Health Plans: The only game in town?

March 16, 2007

Physicians across the country say that health plan consolidation is becoming a serious problem--and Washington needs to step in and do something about it.

"Independence Blue Cross is so dominant here that another player coming into the market is forced to pay physicians as little as IBC does in order to compete on premiums," says Schott, who just over two years ago sought greater strength in numbers by merging his three-person group with a much larger one.

In its annual survey of competition in the health insurance industry, the AMA backs up Schott's charge of IBC dominance. According to the study, the company controls 68 percent of the combined HMO/PPO market in the greater Philadelphia area, 72 percent of the HMO market and 65 percent of the PPO market. The next most dominant payer is Aetna, which controls 21, 26, and 15 percent, respectively, of those markets.

But it's in smaller metropolitan areas where health plan power is most concentrated. In fact, in towns like Auburn, AL; Pueblo, CO; and Bismarck, ND, a single company virtually dominates the market, with combined HMO/PPO concentration ranging from 77 to 95 percent. Overall, of the 294 metropolitan areas the AMA looked at, 166, or 56 percent, had at least one insurer with a combined HMO/PPO market share of 50 percent or greater. The trend toward consolidation is confirmed, in part, by the Government Accountability Office, which in 2002 and again in 2004 looked at dominant companies in the small group market (typically, those companies that insure groups of 50 employees or fewer). In 2004, the largest among these companies held a median market share of approximately 43 percent, according to the GAO. This was up from 33 percent in 2002.

The managed care industry acknowledges this trend, but rejects the idea that mergers and other consolidations have stifled competition or limited choice. If they had, industry officials say, government watchdogs would have stepped in.

The AMA sees things very differently, however. In testimony before the Senate judiciary committee this past September, the organization called on lawmakers to have both the Department of Justice and the Federal Trade Commission take a closer look at the concentration of power in the health insurance industry. It's also called for renewed talks with federal officials "on more flexible approaches to physician joint ventures"-approaches that doctors think will help level the playing field between dominant plans and unaligned physicians.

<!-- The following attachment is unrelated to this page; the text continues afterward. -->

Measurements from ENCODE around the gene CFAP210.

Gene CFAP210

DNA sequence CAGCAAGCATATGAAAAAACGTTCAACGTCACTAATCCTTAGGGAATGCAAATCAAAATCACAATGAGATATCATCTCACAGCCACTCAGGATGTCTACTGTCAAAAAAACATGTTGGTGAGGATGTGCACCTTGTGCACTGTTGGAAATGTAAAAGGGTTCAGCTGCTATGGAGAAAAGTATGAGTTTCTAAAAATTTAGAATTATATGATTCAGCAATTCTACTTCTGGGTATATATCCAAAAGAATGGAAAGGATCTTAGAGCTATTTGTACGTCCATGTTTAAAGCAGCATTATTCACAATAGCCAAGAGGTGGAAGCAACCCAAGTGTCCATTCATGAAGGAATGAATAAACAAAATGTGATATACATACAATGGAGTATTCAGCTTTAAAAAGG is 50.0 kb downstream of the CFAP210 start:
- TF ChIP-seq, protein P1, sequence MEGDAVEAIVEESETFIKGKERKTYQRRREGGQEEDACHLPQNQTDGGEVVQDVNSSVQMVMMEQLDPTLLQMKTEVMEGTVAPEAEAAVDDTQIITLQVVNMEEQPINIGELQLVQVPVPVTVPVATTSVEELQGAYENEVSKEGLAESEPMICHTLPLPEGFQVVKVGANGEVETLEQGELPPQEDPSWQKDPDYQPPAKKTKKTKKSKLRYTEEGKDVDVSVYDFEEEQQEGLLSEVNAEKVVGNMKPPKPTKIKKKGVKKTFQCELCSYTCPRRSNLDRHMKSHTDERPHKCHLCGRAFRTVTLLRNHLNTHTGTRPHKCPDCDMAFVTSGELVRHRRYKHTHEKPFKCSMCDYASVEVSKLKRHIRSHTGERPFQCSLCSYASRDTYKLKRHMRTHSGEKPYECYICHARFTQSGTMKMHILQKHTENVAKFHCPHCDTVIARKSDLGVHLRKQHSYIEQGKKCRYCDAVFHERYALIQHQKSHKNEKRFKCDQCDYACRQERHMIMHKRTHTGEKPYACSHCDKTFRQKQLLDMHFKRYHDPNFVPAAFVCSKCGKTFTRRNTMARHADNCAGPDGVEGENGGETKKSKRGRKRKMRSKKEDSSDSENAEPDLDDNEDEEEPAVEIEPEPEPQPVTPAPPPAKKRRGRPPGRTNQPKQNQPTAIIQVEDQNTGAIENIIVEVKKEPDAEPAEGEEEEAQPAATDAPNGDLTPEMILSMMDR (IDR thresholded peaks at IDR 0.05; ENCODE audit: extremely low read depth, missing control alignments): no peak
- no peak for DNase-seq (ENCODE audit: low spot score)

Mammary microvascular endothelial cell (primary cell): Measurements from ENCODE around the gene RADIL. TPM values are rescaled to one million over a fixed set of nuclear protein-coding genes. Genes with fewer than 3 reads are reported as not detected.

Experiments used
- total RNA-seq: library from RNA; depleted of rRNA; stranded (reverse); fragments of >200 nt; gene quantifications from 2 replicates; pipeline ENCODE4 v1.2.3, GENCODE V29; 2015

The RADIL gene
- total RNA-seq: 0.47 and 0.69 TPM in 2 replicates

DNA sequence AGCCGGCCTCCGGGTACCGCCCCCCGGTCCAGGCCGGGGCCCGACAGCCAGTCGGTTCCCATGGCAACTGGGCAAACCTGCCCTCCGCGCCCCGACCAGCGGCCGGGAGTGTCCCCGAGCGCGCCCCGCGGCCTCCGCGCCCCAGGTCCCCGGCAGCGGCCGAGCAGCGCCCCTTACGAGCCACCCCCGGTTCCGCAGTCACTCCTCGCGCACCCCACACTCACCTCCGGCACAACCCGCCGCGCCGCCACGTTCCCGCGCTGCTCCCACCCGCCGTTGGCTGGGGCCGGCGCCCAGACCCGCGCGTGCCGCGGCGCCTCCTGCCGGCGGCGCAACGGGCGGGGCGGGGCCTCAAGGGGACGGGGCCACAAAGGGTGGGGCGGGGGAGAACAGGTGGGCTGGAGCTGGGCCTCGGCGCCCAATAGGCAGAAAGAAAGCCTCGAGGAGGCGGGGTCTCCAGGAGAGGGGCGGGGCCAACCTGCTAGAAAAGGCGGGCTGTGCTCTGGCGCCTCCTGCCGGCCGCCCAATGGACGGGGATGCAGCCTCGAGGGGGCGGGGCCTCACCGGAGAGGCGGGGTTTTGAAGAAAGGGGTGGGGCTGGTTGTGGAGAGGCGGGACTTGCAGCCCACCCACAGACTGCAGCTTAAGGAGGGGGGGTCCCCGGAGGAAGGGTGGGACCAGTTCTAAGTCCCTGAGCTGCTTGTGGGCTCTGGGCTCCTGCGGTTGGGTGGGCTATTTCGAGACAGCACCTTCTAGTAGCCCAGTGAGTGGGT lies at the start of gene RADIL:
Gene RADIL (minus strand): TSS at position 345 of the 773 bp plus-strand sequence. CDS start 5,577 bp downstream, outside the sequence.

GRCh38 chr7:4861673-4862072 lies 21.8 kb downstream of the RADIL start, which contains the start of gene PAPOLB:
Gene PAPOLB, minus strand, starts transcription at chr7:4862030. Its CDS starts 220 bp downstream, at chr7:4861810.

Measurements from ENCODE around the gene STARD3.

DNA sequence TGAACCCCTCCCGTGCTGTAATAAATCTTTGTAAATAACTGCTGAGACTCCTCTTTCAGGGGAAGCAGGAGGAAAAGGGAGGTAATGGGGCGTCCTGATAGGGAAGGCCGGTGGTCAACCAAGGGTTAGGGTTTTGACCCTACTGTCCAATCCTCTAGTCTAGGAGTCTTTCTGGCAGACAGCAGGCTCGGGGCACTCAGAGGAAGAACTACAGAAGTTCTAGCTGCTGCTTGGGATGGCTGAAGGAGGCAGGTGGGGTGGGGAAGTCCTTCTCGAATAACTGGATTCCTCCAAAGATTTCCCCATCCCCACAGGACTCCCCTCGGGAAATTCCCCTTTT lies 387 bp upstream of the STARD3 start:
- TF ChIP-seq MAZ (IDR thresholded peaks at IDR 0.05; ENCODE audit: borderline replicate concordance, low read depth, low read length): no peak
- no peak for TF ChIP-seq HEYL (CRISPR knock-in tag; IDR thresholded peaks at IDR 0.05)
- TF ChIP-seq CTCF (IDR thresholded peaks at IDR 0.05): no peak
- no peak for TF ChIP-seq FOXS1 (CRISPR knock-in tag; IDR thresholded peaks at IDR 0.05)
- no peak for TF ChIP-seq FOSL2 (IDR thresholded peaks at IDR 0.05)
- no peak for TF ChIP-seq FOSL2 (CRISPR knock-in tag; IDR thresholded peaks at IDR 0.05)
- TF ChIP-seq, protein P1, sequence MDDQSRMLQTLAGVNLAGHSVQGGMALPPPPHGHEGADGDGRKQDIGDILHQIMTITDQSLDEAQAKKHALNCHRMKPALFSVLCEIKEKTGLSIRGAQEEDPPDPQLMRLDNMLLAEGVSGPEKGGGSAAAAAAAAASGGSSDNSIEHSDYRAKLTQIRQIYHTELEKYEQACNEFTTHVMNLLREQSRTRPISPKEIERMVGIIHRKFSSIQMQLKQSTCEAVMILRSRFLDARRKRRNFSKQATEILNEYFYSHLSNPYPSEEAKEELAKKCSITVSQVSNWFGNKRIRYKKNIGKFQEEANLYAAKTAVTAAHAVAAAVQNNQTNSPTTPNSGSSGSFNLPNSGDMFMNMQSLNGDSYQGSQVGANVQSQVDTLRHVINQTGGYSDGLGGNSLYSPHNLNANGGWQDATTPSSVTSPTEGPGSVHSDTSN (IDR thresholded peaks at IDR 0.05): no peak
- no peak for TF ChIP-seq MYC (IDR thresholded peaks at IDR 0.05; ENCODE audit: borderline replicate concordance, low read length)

To find out more about the real effects of health plan consolidation, we talked to doctors in four of the harder hit large and medium-size cities across the country.

Philadelphia

According to cardiologist Richard C. Schott, Independence Blue Cross currently pays him at an average rate of 81 percent of Medicare. Aetna, the other dominant payer in the market, pays him a similar rate for most codes. Even if Aetna wanted to pay him closer to its national average of 110 percent of Medicare, it couldn't, he argues, because it would be unable to compete with IBC on premium price.

Prior to merging with his current mega-group, Schott found that his reimbursement levels were so low compared with national averages that he was unable to recruit a third cardiologist to his three-doctor practice.

"We tried hard for three or four years, but, quite honestly, it was slim pickings," he says. "Most new trainees don't want to come into this area because of the reimbursement levels. And the competition to get trainees who are here is enormous." In the end, Schott and his partners decided that they couldn't afford to hire another person without seriously diluting their earnings.